The TWTex May Pie Run was held last Saturday up in Hico, TX. With the location over 200 miles away, only two riders (me included) from Houston were initially signed up to attend. I planned a nice route and sent map files to the other rider for review. The night before the event, two other riders PM’d me asking for the location of the meet point. I replied with that information as well as gps files of the planned route.
Thus it was that at 7AM on a sunny Saturday, I found myself leading a group of four to a far-off destination. Reason: no one else knew the route.
I. Don’t. Like. Leading. Groups.
And for the most part, I haven’t ever really had to. I mean, how much directing do you need to do when the route is 80 miles, turn left, 50 miles, reverse? Even when we did more complicated rides, like Napa/Berryessa, I (the planner) always led from the sweep position with bike-to-bike radio to the leader.
But Texas is more complicated. You seldom spend more than 15 miles on a road before needing to turn onto something else. That is, if you want to find the twisties.
So I sucked it up and led the way there and back. I can be very self-critical sometimes, and there were a lot of things on my mind during that ride. Let’s just say I had a hard time staying relaxed, and consequently was much more sore than usual after a mere 500 mile day.
I was constantly looking back. I was also analyzing every situation ahead and how it might affect my group. In the forefront of my mind was every action by the leader that I’ve always hated having to deal with when on a group ride.
– On single lane, passing every car in sight and then charging ahead before the group is finished: It means that the last people in the group must speed to catch up. I hate that because I’m usually that last person.
– Not selecting a side of the lane, making staggered riding awkward: The leader doesn’t have the visual clues to remind him/her to stagger, but it’s even more important that he do so. When a leader can’t stick to one side, the rest of the group will have to adjust constantly. Dangerous. And the leader looks like an ass.
– On multi-lane, lane changes that split the group: If the leader puts his signal on, the sweep is supposed to move over and make room first. If the leader just charges in, it tends to split up the group. And then the last people have to speed and make lots of lane changes to catch up.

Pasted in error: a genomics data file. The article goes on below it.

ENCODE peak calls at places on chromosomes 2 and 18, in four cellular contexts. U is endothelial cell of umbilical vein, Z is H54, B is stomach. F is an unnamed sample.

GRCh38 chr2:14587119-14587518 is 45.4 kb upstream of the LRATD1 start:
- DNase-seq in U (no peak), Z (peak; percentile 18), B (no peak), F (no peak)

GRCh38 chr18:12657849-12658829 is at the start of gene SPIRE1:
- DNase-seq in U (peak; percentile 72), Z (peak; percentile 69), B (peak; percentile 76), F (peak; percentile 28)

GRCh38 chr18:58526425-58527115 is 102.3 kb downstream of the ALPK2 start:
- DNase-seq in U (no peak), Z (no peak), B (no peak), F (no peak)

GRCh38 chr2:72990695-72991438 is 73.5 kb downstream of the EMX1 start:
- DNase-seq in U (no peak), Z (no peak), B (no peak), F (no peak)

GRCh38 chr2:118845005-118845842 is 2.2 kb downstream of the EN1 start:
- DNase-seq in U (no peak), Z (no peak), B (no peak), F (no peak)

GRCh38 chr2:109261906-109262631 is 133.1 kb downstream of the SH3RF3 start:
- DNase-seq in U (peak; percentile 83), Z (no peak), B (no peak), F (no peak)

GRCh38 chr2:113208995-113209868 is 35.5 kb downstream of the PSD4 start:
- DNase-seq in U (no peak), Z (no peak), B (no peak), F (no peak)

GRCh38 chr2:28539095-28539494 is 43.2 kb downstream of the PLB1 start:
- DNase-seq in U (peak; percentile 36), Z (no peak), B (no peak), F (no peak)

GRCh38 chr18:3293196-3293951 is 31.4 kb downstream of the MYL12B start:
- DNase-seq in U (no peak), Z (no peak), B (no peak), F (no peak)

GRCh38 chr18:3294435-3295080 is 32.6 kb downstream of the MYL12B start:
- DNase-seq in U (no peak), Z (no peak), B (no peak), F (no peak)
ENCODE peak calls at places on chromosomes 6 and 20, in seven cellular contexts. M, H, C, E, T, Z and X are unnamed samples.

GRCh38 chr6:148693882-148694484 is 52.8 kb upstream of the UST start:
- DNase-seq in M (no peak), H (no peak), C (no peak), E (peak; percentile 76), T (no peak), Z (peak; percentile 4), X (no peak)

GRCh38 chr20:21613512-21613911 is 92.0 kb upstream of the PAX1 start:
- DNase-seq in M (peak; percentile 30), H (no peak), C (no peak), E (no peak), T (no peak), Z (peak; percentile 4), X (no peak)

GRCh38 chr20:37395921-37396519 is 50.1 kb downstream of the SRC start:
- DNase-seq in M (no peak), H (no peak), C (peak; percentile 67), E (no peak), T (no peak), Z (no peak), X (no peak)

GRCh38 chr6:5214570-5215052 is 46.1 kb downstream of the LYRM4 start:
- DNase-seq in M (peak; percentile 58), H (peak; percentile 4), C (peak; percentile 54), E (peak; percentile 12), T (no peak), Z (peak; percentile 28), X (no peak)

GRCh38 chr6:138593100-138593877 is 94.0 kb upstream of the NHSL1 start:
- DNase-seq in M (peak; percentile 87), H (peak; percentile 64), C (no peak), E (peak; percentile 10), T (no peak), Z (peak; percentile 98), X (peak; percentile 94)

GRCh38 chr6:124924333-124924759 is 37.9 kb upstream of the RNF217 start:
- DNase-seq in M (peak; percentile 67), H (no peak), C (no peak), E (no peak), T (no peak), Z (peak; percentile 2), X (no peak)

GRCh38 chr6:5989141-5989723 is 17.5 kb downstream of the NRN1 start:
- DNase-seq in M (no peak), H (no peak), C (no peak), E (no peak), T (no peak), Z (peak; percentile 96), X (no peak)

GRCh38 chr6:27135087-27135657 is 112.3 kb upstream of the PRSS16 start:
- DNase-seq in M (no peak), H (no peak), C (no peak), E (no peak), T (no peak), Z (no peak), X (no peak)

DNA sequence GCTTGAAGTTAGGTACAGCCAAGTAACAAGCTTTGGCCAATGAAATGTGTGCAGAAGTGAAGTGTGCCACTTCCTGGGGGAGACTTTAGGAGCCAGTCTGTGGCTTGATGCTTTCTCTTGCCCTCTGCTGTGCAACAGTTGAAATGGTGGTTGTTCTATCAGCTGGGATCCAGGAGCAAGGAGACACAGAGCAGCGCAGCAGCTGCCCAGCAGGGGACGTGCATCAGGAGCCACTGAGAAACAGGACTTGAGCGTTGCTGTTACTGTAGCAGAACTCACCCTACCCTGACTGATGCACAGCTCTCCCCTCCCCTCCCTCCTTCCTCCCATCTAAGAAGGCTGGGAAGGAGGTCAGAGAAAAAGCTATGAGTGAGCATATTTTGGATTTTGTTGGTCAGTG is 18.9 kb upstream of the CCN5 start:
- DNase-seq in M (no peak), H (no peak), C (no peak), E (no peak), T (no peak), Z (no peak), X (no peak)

– Consistent speed on the superslab: If you go too slow, the riders behind will wonder what’s wrong. If you go too fast, they’ll think you’re a crazed speed demon. If you do both, you’ll drive them nuts.
Actually, Bluepoof did a great post on this a year or two ago (a much more entertaining read than mine). I admit I was thinking about it both last Saturday and that day several months ago when I was on a ride with her and a few other ST.Ners. The leader on that particular ride was particularly bad.
With all this on my mind, I’m sure I was a pretty good leader as far as being considerate to the group, but they weren’t the only things bothering me. Another reason that I don’t like leading is that I’m not that fast in curves. Furthermore, I absolutely hate it when someone is behind me to observe my awful lines and “parking” whenever I fear gravel or other traction issues.
But really, I had a great time on Saturday. The ride up was uneventful and the twisties on the way home were a lot of fun. Compared to most sportbike riders, the group (a R1150GS, V-Strom1k, and a VFR) had pretty iron butts. We took breaks only every 80 miles and I’m told they could easily have gone longer than that. I focused on keeping a smooth, relaxed pace with only a few hiccups (read “parked it”) on a section of gravelly chip-seal. When we got closer to home, one of the other riders took over because he knew the route from there better than I did. This helped my state of mind immensely and I was able to have even more fun following him.
Do try the banana-blueberry pie at the Koffee Kup if you’re ever in the area. I’ll post a photo or two later.